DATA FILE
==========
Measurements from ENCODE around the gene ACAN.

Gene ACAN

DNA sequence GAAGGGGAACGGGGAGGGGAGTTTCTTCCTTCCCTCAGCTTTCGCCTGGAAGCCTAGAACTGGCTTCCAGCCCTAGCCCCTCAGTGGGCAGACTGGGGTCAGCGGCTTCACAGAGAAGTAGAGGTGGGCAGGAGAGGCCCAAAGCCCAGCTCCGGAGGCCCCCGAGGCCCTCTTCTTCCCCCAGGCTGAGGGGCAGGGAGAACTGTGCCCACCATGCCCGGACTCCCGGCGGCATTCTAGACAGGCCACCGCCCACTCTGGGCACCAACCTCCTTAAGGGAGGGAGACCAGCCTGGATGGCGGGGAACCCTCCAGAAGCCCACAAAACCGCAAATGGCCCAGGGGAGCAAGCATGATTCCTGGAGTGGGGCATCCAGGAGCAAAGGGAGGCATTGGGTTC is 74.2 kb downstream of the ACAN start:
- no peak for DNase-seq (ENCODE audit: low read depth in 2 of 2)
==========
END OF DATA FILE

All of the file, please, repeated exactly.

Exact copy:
Measurements from ENCODE around the gene ACAN.

Gene ACAN

DNA sequence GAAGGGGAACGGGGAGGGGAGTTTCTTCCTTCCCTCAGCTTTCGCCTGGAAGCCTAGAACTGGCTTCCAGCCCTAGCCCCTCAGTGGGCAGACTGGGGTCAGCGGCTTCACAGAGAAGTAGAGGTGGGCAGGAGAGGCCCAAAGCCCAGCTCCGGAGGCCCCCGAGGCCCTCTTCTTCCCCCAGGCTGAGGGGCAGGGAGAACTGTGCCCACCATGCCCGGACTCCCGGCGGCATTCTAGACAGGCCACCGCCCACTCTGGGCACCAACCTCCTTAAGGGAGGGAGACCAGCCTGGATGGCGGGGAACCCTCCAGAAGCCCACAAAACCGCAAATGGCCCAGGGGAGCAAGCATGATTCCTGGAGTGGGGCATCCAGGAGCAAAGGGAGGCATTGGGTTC is 74.2 kb downstream of the ACAN start:
- no peak for DNase-seq (ENCODE audit: low read depth in 2 of 2)